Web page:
Starting dully and ending ludicrously, The Adjustment Bureau is an odd duck of a would-be-lightweight fantasy. It presents a slickly mounted mishmash of pulp determinism (very freely adapted from a Phillip K. Dick short story) and a relentlessly formulaic romanticism—the problems of this crazy world don't amount to a hill of beans compared to true love—that is now consuming even Matt Damon lone-hero vehicles, albeit somewhat less grimly than DiCaprio-mourns-his-late-wife thrillers. Damon is an idealistic but reckless Brooklyn congressman whose career, and failed senatorial campaign, are regularly self-sabotaged by bar fights and mooning episodes captured in tabloid photos. (Whether a full-page shot of Damon's ass would actually dent his electability is one of many questions George Nolfi, an Ocean's/Bourne writer directing for the first time, hasn't fully thought out.) After annoyingly lacing the politico's stump scenes with cameos by Jon Stewart, Mayor Bloomberg, and Jesse Jackson, which only make Damon look like a movie star, and giving him a meet-cute in the men's room with the mystery girl of his dreams (Emily Blunt), the film finally leaps into supernatural gear when the pol-turned-consultant stumbles onto a mysterious cabal of fedora-clad men (bemused squad leader John Slattery and simmeringly sensitive Anthony Mackie) who "adjust" human life to fit a preordained blueprint by traveling through shortcuts in the space-time continuum and changing individuals' decision patterns with what looks like a vacuum hose.
Hats in place (which enable them to open the enchanted doors and whatnot) and mouthing pronouncements like "You deviated from The Plan," The Adjustment Bureau's caretaker-guardians remain coyly undefined, but the dialogue allows that they might be angels rather than the scarily efficient autocrats of the Dick story, even before the pitifully stranded Mackie turns savior in the third act. It turns out that The Plan (overseen by an off-screen "Chairman") requires Damon and Blunt, whose chipper B-grade banter clearly screams "soul mates" in this context, must be kept apart lest passion distract them from their crucial destinies of Oval Office occupant and, um, great modern dancer. There's a germ of a challenging idea here (that mating saps the urge for artistry or social service), but Nolfi's dopey scenario fails to exploit it.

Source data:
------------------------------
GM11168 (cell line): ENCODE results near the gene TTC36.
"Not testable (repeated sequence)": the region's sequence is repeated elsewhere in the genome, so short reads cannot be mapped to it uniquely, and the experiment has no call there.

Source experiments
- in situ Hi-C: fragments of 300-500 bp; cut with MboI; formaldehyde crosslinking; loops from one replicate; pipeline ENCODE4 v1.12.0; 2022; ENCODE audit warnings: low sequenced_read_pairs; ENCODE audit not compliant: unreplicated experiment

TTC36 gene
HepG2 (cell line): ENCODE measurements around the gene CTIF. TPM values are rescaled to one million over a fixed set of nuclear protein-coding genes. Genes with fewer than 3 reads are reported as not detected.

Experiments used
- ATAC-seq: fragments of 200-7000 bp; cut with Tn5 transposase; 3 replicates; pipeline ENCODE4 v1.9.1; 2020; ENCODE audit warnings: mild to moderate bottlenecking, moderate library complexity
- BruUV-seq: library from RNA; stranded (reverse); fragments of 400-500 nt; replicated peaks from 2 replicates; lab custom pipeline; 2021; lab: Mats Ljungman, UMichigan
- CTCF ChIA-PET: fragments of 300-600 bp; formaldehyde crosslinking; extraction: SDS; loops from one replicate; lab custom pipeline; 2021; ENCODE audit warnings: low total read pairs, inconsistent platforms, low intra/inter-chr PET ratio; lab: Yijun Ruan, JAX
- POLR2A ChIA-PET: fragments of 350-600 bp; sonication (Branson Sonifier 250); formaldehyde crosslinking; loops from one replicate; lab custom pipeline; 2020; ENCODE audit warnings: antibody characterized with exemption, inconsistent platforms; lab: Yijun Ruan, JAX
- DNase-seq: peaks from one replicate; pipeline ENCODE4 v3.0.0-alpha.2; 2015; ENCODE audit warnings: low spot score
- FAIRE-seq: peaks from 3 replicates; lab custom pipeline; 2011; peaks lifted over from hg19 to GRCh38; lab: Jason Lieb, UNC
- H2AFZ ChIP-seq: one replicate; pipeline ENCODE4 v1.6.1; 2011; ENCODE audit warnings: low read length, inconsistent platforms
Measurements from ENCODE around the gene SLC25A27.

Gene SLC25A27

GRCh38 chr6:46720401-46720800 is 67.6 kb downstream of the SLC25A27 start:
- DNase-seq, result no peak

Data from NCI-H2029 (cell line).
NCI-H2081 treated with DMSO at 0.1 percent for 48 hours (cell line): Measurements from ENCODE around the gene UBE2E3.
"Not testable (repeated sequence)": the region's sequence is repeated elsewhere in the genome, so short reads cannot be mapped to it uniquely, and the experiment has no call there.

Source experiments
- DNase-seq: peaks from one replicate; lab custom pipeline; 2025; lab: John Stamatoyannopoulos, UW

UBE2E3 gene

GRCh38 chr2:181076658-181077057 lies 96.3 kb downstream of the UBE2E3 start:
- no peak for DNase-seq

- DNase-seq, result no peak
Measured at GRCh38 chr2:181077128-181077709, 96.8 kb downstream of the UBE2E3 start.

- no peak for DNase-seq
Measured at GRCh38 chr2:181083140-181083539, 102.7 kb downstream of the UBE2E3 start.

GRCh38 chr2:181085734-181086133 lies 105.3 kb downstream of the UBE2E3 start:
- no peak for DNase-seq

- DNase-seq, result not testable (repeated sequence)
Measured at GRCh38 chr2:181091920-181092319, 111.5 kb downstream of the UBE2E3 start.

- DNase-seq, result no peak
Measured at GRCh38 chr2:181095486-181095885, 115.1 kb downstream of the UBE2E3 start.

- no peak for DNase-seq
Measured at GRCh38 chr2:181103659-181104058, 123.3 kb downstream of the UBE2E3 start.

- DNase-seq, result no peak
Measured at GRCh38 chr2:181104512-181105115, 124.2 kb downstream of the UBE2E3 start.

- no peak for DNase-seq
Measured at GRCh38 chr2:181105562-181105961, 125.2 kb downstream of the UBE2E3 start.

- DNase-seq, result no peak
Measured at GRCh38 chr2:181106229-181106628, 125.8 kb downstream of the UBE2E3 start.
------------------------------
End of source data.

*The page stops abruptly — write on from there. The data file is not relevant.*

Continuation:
Similarly, when Damon's flouting of the Way Things Must Be isn't discouraged by Slattery's threat of a mental erasure, or "reset," Terence Stamp shows up as a senior enforcer fearfully dubbed "The Hammer" (an inappropriately ESPNish moniker for Billy Budd or General Zod), but despite the actor's gravitas, he forgoes omnipotent ass-kicking in favor of a sub-Rod Serling lecture on the dangers of unsupervised humanity. (His revelation that the Adjusters withdrew for a few decades here and there, encouraged by the Renaissance and industrialization, shows a poor grasp of mortals' fairly constant savagery.) Stamp seems merely a slightly more malevolent celestial messenger than the avuncular Claude Rains-James Mason model, and the Adjustment Bureau members' physical and telepathic limits remain murky, as does the question of whether they use the main reading room of the 42nd Street library as a base only during overnight hours.
It's hard to fault Damon, back to the high-concept treadmill after his appealingly quirky turn in True Grit, or the amiable Blunt for failing to salvage much out of the all-bells-and-whistles environment. The great cinematographer John Toll supplies a glistening digital sheen to the man-vs.-superman New York hijinks, but to what end? Lacking the good sense to make a politician's fight with the Fates for his exercise of free will a comedy, Nolfi makes his climax out of a magic-door chase from Yankee Stadium to the Statue of Liberty, and lands with a thud on the saccharine resolution that's inevitable from the moment Mackie starts spilling his seraphic guts to Damon. Nothing distinguishes The Adjustment Bureau's adolescent contrivance except for its risible cry of warning: "He's got a hat!"